Almost, but not quite, up to usual standard, the Stratford East panto, directed by deputy artistic director Dawn Reid, is still the homeliest, and most home-grown, seasonal show in the capital. And it’s housed in the perfect panto theatre, the intimate red Victorian jewel that is a complement to the other great home of East End panto, Frank Matcham’s glorious, enormous Hackney Empire.
Paul Sirett‘s book is a digest of familiar ingredients, propelled by the immigrant "Feronian" family of indigent but colourfully costumed puppeteers – daughter Belle (Helen Aluko), her dad Marcel (Minal Patel) and her Aunty Gisele (Michael Bertenshaw) – finding work in a sweet factory (also a sweat factory) in Stratenford, Hingerland.
Somehow, we find ourselves in the Beast’s palace, where an extravagantly camp old witch (pouting, hilarious Antonia Kemi Coker) and her sidekick Prunella (skilfully bolshie Allyson Ava-Brown) – the two of them are gloriously got up like Grace Jones and Bjork – have destroyed all the books in the library: Belle joins a band of disenfranchised, story-less characters including Peter Pan – who is played by an astonishingly acrobatic blind American performer, Amelia Cavallo – Piggy, Pinocchio and Baby Bear.
The palace, and the sweet factory, is another brilliant design by Jenny Tiramani (costumes by Harriet Barsby), a grey Dickensian workplace transformed into a pop-up story book with paper chandeliers, hidden doors and various nods to Disney, including dancing cutlery on the dinner table and a big furry white Beast (Vlach Ashton) with antlers.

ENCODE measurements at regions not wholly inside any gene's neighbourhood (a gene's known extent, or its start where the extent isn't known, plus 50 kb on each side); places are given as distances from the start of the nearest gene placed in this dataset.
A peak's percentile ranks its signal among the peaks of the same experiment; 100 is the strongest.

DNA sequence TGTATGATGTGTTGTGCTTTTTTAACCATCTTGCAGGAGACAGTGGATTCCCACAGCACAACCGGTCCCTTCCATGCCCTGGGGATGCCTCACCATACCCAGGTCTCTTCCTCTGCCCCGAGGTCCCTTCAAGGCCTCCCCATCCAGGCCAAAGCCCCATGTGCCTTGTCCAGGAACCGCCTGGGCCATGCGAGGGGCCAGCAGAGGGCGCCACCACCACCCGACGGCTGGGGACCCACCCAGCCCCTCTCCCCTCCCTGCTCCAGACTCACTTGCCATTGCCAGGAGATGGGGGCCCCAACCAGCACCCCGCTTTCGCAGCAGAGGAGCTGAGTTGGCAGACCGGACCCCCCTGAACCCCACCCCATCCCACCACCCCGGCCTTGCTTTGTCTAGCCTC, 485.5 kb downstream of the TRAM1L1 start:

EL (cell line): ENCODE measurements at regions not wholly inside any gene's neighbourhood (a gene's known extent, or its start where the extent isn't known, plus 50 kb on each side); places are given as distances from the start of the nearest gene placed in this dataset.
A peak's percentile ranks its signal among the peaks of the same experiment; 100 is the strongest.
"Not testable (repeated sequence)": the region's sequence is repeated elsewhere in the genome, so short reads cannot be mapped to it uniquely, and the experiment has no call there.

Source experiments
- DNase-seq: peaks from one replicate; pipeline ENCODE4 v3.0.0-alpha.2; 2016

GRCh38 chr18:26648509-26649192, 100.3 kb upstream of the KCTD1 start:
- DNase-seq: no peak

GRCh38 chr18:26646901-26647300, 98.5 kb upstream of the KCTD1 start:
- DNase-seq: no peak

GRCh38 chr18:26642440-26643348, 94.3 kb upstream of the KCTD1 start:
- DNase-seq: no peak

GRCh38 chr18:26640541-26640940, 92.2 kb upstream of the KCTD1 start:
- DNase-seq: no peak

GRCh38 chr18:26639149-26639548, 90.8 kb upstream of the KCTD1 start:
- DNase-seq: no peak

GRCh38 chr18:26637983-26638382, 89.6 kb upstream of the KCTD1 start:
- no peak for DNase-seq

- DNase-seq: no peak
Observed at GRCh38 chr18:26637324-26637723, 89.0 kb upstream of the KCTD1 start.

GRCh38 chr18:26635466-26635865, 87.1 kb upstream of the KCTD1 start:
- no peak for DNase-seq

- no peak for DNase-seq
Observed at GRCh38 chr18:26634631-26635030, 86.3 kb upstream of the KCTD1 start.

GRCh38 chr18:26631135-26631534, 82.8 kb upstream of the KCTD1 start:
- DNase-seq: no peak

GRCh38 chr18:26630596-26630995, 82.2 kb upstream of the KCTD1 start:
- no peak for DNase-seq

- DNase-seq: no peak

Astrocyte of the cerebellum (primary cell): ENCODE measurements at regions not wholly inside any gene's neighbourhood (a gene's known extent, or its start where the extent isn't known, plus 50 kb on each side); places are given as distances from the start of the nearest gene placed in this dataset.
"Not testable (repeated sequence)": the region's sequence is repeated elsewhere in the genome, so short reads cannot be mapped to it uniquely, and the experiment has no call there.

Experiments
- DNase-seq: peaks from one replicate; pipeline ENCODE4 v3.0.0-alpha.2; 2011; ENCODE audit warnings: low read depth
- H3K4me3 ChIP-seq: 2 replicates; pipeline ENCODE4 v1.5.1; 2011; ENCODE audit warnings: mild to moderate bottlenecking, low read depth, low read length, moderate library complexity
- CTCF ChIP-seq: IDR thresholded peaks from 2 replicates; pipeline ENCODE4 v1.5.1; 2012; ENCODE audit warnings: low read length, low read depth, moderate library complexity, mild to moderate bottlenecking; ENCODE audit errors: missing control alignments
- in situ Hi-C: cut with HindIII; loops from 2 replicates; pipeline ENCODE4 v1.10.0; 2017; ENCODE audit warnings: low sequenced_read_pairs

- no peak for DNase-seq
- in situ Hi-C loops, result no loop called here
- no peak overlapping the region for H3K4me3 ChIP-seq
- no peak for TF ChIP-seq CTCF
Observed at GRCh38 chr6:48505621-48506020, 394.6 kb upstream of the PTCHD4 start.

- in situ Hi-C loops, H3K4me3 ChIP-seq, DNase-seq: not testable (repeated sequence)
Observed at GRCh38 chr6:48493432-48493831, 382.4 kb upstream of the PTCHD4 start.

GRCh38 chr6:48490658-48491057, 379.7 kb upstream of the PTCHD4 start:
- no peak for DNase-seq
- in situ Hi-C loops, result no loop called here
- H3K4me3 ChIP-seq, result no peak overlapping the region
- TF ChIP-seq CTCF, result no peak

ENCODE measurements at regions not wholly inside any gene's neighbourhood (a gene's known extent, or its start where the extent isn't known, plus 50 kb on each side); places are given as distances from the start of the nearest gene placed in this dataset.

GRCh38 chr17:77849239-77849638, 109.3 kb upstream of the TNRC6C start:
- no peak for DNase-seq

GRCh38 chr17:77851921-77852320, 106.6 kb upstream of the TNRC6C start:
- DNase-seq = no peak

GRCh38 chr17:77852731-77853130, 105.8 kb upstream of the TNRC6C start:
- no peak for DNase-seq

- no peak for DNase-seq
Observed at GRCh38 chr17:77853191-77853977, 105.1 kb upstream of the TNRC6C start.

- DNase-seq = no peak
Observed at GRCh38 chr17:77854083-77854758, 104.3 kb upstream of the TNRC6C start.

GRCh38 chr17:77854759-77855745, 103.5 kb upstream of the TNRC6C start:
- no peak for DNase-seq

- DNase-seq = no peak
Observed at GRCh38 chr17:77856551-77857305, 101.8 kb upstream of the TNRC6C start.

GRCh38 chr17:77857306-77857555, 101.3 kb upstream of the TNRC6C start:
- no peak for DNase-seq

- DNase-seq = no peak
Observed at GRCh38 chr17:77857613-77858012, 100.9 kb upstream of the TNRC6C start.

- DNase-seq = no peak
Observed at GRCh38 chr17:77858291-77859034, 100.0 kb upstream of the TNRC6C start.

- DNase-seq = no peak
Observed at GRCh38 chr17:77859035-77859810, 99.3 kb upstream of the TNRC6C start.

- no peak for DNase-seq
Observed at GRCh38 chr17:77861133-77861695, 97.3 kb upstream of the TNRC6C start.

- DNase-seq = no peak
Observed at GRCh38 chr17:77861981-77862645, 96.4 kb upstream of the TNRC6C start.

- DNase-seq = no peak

The music and lyrics are by the promising duet of Wayne Nunes and Perry Melius, and they do the job very well, supported by a musical trio in the pit led by "Uncle" Ian McGregor. Stratford’s Beast, of course, complying with PC rules of inclusivity, is a pain as a Prince, so ding dong Belle embraces the strange and unfamiliar;
The matinée I attended was signed, accurately and sensitively, at the side of the stage, and Bertenshaw’s dame was particularly adept at playing off, and with, the signer, who became in effect an additional member of the cast. I’ve never seen this done before, and it was a delightful bonus.
Bertenshaw himself is one of my favourite current dames, and he’s subtle and undercutting, bit of a moaner, always masculine, vaguely resembling Ian McKellen, making do with minimal material, and all the funnier for pretending that he doesn’t look ludicrous even when curiously garbed in big black Afro hair-do and tragedy queen robes, as if bidding to usurp Theda Bara as Cleopatra.
Beauty and the Beast is running at the Theatre Royal Stratford East 17 January 2015.